Our books

Become a Fan

« Acknowledging reviewers properly? | Main | Writing a good conference abstract? »



Feed You can follow this conversation by subscribing to the comment feed for this post.


I wouldn't say they perform very badly in the rankings. They're not at the top, sure, but the 20-25 range for the generalist journals is still quite good. I, for one, regularly read great work in The Monist, Thought, and Ratio.

For my part, I view publications in invite-only venues as equivalent to other invited publications--which is to say, a step below an unsolicited peer-reviewed publication, but above other kinds of work. I don't think any journal should work this way. I suspect my view is not at all common, however.

For the same reason, I also have a relatively dim view of the Oxford Studies... volumes which are tied to workshops/conferences, although I know that they're widely regarded as top specialist venues. (Meaning that I'm usually more impressed by a publication elsewhere, although having said that, if I had a research hat on then I'd also want to see a specialist publishing there in addition to elsewhere.) So: that should be a clear indication that my view is kind of idiosyncratic. But I'm sticking to it.

Grad student

One reason why invited-only submissions may not be seen positively is because they either bypass the anonymous peer review process or they are solicited through social networks (e.g. your advisor reaching out to you to write a chapter for one of the thematic volumes for an invite-only journal). So these articles lack the few barely functional egalitarian processes in our profession.


It depends. I think those publications are viewed very differently in different contexts, such as research-oriented programs, teaching-oriented programs, and the job market. For example, my department only has an undergraduate program and is teaching-oriented. For tenure and promotion, we mostly care about whether the publications are peer reviewed (blind or not). So, publications in invite-only journals will not be viewed differently if there is a reviewing process, by the editor(s) or reviewers.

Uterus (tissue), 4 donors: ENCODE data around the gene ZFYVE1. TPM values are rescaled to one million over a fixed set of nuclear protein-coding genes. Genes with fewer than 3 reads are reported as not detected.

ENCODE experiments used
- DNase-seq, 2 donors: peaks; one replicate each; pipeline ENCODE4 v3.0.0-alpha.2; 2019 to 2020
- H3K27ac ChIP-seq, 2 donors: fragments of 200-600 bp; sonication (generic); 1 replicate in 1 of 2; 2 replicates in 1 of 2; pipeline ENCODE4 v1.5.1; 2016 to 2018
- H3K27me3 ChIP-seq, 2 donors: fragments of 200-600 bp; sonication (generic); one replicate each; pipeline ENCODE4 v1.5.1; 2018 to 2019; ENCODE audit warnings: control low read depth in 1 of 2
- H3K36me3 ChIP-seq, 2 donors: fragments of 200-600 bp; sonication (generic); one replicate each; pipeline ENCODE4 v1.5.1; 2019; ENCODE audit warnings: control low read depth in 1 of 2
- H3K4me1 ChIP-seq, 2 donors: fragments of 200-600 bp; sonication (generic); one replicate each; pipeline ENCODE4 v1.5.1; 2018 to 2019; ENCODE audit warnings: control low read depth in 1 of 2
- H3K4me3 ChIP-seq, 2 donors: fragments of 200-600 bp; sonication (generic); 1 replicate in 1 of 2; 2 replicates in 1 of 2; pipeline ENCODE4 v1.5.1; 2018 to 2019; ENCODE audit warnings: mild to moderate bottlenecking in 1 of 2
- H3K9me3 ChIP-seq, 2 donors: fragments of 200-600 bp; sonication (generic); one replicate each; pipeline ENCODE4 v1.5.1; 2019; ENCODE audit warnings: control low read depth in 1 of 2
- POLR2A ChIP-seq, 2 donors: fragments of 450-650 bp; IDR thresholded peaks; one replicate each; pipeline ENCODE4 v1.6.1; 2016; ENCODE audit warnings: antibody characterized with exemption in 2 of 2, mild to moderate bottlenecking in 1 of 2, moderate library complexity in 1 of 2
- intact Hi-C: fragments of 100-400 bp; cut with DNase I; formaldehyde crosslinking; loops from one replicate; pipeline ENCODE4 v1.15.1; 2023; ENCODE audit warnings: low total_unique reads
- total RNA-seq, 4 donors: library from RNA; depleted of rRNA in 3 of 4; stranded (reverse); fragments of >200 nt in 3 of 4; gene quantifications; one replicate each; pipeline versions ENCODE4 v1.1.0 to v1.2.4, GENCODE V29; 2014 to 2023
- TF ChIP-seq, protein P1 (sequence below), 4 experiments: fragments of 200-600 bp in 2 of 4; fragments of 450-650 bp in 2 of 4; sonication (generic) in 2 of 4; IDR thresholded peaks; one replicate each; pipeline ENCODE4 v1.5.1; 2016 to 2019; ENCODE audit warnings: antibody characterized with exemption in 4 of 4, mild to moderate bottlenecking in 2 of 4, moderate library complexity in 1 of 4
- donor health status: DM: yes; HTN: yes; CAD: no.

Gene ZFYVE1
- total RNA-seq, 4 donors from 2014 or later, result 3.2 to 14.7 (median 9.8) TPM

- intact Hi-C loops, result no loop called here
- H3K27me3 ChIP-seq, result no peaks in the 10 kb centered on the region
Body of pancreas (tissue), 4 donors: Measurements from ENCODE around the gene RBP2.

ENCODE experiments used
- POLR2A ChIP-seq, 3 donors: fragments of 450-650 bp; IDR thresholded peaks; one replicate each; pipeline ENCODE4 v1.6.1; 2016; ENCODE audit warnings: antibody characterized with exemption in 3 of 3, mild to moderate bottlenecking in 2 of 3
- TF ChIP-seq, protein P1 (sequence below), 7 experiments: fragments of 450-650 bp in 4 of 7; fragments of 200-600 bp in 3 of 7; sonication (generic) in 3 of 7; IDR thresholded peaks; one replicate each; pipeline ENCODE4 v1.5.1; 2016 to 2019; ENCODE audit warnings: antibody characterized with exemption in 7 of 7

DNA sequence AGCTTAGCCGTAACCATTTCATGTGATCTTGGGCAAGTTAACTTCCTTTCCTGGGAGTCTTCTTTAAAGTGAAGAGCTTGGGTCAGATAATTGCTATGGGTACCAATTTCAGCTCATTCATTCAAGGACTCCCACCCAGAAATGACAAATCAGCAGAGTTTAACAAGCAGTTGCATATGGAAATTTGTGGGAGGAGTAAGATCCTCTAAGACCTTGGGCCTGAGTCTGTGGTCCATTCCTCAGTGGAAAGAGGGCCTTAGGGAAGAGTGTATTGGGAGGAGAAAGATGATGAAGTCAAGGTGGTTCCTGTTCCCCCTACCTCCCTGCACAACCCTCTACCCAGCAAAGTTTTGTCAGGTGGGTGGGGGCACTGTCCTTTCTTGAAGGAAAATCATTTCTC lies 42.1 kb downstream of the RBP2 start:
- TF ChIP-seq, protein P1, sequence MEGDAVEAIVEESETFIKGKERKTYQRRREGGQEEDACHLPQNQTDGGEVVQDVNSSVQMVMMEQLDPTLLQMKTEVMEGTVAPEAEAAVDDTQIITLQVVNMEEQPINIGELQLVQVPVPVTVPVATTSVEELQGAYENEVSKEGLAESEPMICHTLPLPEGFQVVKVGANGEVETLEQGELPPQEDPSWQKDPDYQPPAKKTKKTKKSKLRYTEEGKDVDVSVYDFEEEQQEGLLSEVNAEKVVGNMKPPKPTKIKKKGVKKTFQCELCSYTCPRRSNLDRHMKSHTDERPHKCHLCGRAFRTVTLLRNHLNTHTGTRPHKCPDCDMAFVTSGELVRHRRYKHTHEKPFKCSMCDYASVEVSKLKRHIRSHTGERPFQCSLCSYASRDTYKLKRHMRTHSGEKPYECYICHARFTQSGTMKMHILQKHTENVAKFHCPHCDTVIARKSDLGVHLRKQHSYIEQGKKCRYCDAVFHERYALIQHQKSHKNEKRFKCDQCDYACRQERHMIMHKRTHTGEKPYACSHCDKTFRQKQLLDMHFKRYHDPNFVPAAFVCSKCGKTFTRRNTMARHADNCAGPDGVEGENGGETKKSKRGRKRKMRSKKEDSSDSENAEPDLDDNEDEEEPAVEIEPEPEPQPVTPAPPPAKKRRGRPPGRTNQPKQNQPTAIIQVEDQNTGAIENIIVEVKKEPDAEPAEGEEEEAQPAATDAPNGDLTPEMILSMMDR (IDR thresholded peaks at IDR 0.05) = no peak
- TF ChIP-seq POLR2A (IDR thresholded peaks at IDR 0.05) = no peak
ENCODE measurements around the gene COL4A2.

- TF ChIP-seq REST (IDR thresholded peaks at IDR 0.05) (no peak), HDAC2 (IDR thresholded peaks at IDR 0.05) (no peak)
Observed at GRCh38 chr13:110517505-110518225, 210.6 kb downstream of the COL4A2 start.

For what it's worth, I share the op's impression that Leiter's rankings understate the reputation of these journals, or at least the Nous supplements--Phil Issues and Phil Perspectives. (Which isn't to argue with Michel and Grad student about whether they deserve their reputations.) Publications in these journals are very clear indicators that you are in the in-crowd--which can be especially important in the absence of other such indicators (e.g. if you come from a less-than-Leiterrific PhD program, or have a less-than-famous advisor). In my experience, these signals do really give job applicants a leg up (relative to what's signaled by a publication in Synthese or Phil Studies, say).

One guess about why they may be underranked: being annual supplements, they don't publish nearly as many articles as other prestigious-but-not-tippy-top journals, even (most) quarterly ones. So, many fewer people have published in them. And people are very likely to favor the journals they've published in when filling out Leiter's polls.

Verify your Comment

Previewing your Comment

This is only a preview. Your comment has not yet been posted.

Your comment could not be posted. Error type:
Your comment has been saved. Comments are moderated and will not appear until approved by the author. Post another comment

The letters and numbers you entered did not match the image. Please try again.

As a final step before posting your comment, enter the letters and numbers you see in the image below. This prevents automated programs from posting comments.

Having trouble reading this image? View an alternate.


Post a comment

Comments are moderated, and will not appear until the author has approved them.

Your Information

(Name and email address are required. Email address will not be displayed with the comment.)

Subscribe to the Cocoon

Job-market reporting thread

Current Job-Market Discussion Thread

Philosophers in Industry Directory


Subscribe to the Cocoon